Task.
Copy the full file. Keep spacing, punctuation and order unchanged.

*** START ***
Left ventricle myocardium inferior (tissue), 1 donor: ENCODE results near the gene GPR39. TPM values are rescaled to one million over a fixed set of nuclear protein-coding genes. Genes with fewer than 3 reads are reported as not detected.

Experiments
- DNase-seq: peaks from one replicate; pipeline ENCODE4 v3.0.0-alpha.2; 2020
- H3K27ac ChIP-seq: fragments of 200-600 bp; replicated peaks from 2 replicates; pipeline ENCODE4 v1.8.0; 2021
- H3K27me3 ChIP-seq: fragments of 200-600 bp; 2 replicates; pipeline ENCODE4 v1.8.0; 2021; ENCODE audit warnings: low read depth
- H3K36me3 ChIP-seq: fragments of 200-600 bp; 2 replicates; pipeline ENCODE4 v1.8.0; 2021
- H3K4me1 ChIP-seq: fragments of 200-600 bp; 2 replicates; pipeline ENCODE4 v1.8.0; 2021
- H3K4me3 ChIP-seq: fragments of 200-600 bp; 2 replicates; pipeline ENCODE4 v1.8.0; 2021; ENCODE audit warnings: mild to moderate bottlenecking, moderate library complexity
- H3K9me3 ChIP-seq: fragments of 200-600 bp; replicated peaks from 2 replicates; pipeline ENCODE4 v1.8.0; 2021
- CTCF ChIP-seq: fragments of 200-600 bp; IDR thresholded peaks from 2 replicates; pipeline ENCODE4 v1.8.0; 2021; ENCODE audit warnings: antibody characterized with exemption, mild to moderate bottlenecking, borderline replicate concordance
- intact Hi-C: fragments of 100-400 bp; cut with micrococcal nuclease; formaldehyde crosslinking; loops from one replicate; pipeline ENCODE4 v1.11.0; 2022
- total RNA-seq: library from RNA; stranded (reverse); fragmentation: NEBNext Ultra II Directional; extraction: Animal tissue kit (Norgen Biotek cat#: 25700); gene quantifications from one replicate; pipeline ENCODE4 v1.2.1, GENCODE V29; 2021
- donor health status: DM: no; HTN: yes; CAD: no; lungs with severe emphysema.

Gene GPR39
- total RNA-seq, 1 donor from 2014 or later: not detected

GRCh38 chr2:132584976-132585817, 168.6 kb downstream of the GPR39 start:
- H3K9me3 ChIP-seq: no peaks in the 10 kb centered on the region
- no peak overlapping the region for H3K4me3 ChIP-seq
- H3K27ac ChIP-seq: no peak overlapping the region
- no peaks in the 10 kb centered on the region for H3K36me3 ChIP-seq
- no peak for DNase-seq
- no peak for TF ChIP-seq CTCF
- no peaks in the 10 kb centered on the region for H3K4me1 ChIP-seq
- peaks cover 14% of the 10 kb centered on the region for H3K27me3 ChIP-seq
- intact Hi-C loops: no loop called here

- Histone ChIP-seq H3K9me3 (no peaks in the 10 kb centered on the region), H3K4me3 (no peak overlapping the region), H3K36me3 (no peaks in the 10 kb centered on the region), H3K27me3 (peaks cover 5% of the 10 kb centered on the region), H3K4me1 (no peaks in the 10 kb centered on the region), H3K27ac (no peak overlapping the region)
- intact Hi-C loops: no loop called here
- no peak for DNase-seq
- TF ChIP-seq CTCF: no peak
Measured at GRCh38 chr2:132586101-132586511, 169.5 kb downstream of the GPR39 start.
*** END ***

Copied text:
Left ventricle myocardium inferior (tissue), 1 donor: ENCODE results near the gene GPR39. TPM values are rescaled to one million over a fixed set of nuclear protein-coding genes. Genes with fewer than 3 reads are reported as not detected.

Experiments
- DNase-seq: peaks from one replicate; pipeline ENCODE4 v3.0.0-alpha.2; 2020
- H3K27ac ChIP-seq: fragments of 200-600 bp; replicated peaks from 2 replicates; pipeline ENCODE4 v1.8.0; 2021
- H3K27me3 ChIP-seq: fragments of 200-600 bp; 2 replicates; pipeline ENCODE4 v1.8.0; 2021; ENCODE audit warnings: low read depth
- H3K36me3 ChIP-seq: fragments of 200-600 bp; 2 replicates; pipeline ENCODE4 v1.8.0; 2021
- H3K4me1 ChIP-seq: fragments of 200-600 bp; 2 replicates; pipeline ENCODE4 v1.8.0; 2021
- H3K4me3 ChIP-seq: fragments of 200-600 bp; 2 replicates; pipeline ENCODE4 v1.8.0; 2021; ENCODE audit warnings: mild to moderate bottlenecking, moderate library complexity
- H3K9me3 ChIP-seq: fragments of 200-600 bp; replicated peaks from 2 replicates; pipeline ENCODE4 v1.8.0; 2021
- CTCF ChIP-seq: fragments of 200-600 bp; IDR thresholded peaks from 2 replicates; pipeline ENCODE4 v1.8.0; 2021; ENCODE audit warnings: antibody characterized with exemption, mild to moderate bottlenecking, borderline replicate concordance
- intact Hi-C: fragments of 100-400 bp; cut with micrococcal nuclease; formaldehyde crosslinking; loops from one replicate; pipeline ENCODE4 v1.11.0; 2022
- total RNA-seq: library from RNA; stranded (reverse); fragmentation: NEBNext Ultra II Directional; extraction: Animal tissue kit (Norgen Biotek cat#: 25700); gene quantifications from one replicate; pipeline ENCODE4 v1.2.1, GENCODE V29; 2021
- donor health status: DM: no; HTN: yes; CAD: no; lungs with severe emphysema.

Gene GPR39
- total RNA-seq, 1 donor from 2014 or later: not detected

GRCh38 chr2:132584976-132585817, 168.6 kb downstream of the GPR39 start:
- H3K9me3 ChIP-seq: no peaks in the 10 kb centered on the region
- no peak overlapping the region for H3K4me3 ChIP-seq
- H3K27ac ChIP-seq: no peak overlapping the region
- no peaks in the 10 kb centered on the region for H3K36me3 ChIP-seq
- no peak for DNase-seq
- no peak for TF ChIP-seq CTCF
- no peaks in the 10 kb centered on the region for H3K4me1 ChIP-seq
- peaks cover 14% of the 10 kb centered on the region for H3K27me3 ChIP-seq
- intact Hi-C loops: no loop called here

- Histone ChIP-seq H3K9me3 (no peaks in the 10 kb centered on the region), H3K4me3 (no peak overlapping the region), H3K36me3 (no peaks in the 10 kb centered on the region), H3K27me3 (peaks cover 5% of the 10 kb centered on the region), H3K4me1 (no peaks in the 10 kb centered on the region), H3K27ac (no peak overlapping the region)
- intact Hi-C loops: no loop called here
- no peak for DNase-seq
- TF ChIP-seq CTCF: no peak
Measured at GRCh38 chr2:132586101-132586511, 169.5 kb downstream of the GPR39 start.